LAS VEGAS — Technology that could fundamentally reshape transportation was easy to find last week at CES.
There were sensors that allowed autonomous vehicles to travel at speeds approaching 190 mph, breakthrough battery advances that could enhance the transition to electric vehicles and immersive cabin technology that alters the passenger experience in cars.
How such technology moves from the show floor into the real world remains a vexing proposition. Innovation, particularly in the automotive sector, can be plodding.
It's an age-old problem scrutinized with renewed vigor during CES. Pressing concerns over greenhouse gas emissions, energy security and geopolitical stability, and economic uncertainty have automakers seeking technology that can deliver both breakthroughs and cost reductions.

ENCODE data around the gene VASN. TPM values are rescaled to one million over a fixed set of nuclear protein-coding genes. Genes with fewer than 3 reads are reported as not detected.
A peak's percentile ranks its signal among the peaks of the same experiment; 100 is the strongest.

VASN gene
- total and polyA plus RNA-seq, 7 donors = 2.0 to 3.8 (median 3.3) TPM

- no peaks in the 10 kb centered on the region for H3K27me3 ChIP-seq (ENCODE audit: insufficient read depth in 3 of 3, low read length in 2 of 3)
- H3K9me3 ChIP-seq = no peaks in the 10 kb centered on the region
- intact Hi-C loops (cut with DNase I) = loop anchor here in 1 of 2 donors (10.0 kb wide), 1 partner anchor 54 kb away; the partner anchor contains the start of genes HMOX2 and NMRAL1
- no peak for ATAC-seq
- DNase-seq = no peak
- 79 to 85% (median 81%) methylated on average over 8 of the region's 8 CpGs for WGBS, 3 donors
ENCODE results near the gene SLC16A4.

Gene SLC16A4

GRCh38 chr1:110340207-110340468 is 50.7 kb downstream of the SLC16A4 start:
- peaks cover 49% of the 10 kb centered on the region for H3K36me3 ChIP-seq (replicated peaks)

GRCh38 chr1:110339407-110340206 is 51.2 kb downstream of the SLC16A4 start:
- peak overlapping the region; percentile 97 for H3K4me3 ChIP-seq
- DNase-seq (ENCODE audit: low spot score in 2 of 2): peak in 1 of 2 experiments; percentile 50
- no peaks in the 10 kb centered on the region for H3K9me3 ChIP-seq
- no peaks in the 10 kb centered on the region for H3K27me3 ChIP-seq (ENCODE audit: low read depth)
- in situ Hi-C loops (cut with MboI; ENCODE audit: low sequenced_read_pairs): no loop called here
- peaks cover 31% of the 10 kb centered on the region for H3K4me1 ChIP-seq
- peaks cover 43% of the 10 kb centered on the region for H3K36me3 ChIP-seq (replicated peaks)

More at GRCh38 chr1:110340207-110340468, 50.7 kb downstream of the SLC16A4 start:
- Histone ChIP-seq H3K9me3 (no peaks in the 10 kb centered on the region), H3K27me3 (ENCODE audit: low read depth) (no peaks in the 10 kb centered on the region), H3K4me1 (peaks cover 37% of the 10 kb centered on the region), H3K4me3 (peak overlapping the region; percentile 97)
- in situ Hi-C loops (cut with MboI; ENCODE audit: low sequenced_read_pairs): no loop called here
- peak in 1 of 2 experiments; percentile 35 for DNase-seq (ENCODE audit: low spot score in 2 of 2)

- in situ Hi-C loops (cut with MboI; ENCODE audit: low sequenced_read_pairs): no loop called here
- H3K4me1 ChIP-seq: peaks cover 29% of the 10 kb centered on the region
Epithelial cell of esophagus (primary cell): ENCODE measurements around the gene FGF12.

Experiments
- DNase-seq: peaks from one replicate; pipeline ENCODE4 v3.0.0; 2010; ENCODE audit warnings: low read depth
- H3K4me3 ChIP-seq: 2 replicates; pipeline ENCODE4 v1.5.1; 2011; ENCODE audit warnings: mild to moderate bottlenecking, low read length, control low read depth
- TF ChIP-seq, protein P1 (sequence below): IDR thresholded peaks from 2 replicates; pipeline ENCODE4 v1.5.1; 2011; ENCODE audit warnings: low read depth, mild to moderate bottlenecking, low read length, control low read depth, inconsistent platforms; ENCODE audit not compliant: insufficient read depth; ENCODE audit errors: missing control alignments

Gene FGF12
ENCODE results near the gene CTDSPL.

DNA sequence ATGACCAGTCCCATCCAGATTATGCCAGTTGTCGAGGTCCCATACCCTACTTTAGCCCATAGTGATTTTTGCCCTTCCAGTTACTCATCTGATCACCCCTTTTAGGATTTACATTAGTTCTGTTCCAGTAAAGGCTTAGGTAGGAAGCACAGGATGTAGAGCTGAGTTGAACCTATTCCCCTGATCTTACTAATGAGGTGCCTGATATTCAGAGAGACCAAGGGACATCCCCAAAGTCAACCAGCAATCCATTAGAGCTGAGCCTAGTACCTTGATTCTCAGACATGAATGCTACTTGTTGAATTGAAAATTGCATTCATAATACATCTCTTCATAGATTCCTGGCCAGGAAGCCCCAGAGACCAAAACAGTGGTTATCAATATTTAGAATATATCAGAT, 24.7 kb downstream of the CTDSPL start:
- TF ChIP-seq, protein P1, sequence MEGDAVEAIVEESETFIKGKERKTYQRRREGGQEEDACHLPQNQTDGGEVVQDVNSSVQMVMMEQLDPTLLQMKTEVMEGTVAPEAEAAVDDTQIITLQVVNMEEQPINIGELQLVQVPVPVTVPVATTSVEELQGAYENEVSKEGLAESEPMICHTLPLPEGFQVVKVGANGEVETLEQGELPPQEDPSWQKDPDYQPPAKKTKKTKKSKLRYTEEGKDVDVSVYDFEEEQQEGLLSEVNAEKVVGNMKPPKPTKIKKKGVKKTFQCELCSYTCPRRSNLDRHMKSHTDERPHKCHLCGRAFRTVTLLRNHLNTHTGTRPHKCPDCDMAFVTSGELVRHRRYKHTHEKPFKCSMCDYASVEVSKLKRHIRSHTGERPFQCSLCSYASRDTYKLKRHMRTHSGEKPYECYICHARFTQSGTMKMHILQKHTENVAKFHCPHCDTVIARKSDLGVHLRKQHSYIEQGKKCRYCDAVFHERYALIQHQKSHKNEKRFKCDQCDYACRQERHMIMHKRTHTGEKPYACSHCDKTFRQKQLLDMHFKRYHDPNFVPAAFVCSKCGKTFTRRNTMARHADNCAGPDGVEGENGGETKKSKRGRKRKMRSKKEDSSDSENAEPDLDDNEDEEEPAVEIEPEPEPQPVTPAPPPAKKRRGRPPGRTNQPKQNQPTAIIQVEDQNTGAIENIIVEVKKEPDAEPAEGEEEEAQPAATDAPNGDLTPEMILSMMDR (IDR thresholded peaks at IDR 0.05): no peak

But those technologies must pass through labourious and thorough development, verification and validation processes. Sometimes patience is required; sometimes policy and funding can increase the velocity.